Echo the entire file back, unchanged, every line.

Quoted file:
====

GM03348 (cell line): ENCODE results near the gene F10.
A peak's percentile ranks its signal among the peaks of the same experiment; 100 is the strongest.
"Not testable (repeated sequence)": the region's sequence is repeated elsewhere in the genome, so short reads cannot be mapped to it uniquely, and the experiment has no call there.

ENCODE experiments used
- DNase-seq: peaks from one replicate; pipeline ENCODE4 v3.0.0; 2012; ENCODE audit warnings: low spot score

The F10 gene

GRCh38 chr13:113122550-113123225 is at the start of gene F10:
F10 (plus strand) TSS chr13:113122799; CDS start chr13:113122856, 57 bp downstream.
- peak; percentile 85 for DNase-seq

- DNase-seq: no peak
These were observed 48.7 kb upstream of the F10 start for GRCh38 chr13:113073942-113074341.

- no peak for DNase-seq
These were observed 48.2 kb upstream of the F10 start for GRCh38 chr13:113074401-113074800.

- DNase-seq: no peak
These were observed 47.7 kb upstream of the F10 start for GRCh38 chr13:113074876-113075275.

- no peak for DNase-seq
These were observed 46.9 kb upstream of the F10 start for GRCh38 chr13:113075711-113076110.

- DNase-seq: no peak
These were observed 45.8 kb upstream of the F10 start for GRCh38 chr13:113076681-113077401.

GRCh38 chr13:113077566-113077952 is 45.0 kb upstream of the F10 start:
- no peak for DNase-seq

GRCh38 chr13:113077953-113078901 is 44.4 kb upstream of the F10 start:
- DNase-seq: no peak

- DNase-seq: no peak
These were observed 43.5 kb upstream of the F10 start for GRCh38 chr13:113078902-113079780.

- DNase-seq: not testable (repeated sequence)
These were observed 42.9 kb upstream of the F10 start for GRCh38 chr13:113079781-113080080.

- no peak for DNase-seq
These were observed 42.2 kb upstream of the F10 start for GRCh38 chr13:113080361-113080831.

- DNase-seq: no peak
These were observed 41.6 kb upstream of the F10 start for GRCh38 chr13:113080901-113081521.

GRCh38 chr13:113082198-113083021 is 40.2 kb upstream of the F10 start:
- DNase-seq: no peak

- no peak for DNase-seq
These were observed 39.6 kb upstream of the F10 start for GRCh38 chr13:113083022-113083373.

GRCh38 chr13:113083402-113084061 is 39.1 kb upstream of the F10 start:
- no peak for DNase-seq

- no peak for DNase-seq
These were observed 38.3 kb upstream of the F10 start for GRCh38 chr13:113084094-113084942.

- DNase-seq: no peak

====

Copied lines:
GM03348 (cell line): ENCODE results near the gene F10.
A peak's percentile ranks its signal among the peaks of the same experiment; 100 is the strongest.
"Not testable (repeated sequence)": the region's sequence is repeated elsewhere in the genome, so short reads cannot be mapped to it uniquely, and the experiment has no call there.

ENCODE experiments used
- DNase-seq: peaks from one replicate; pipeline ENCODE4 v3.0.0; 2012; ENCODE audit warnings: low spot score

The F10 gene

GRCh38 chr13:113122550-113123225 is at the start of gene F10:
F10 (plus strand) TSS chr13:113122799; CDS start chr13:113122856, 57 bp downstream.
- peak; percentile 85 for DNase-seq

- DNase-seq: no peak
These were observed 48.7 kb upstream of the F10 start for GRCh38 chr13:113073942-113074341.

- no peak for DNase-seq
These were observed 48.2 kb upstream of the F10 start for GRCh38 chr13:113074401-113074800.

- DNase-seq: no peak
These were observed 47.7 kb upstream of the F10 start for GRCh38 chr13:113074876-113075275.

- no peak for DNase-seq
These were observed 46.9 kb upstream of the F10 start for GRCh38 chr13:113075711-113076110.

- DNase-seq: no peak
These were observed 45.8 kb upstream of the F10 start for GRCh38 chr13:113076681-113077401.

GRCh38 chr13:113077566-113077952 is 45.0 kb upstream of the F10 start:
- no peak for DNase-seq

GRCh38 chr13:113077953-113078901 is 44.4 kb upstream of the F10 start:
- DNase-seq: no peak

- DNase-seq: no peak
These were observed 43.5 kb upstream of the F10 start for GRCh38 chr13:113078902-113079780.

- DNase-seq: not testable (repeated sequence)
These were observed 42.9 kb upstream of the F10 start for GRCh38 chr13:113079781-113080080.

- no peak for DNase-seq
These were observed 42.2 kb upstream of the F10 start for GRCh38 chr13:113080361-113080831.

- DNase-seq: no peak
These were observed 41.6 kb upstream of the F10 start for GRCh38 chr13:113080901-113081521.

GRCh38 chr13:113082198-113083021 is 40.2 kb upstream of the F10 start:
- DNase-seq: no peak

- no peak for DNase-seq
These were observed 39.6 kb upstream of the F10 start for GRCh38 chr13:113083022-113083373.

GRCh38 chr13:113083402-113084061 is 39.1 kb upstream of the F10 start:
- no peak for DNase-seq

- no peak for DNase-seq
These were observed 38.3 kb upstream of the F10 start for GRCh38 chr13:113084094-113084942.

- DNase-seq: no peak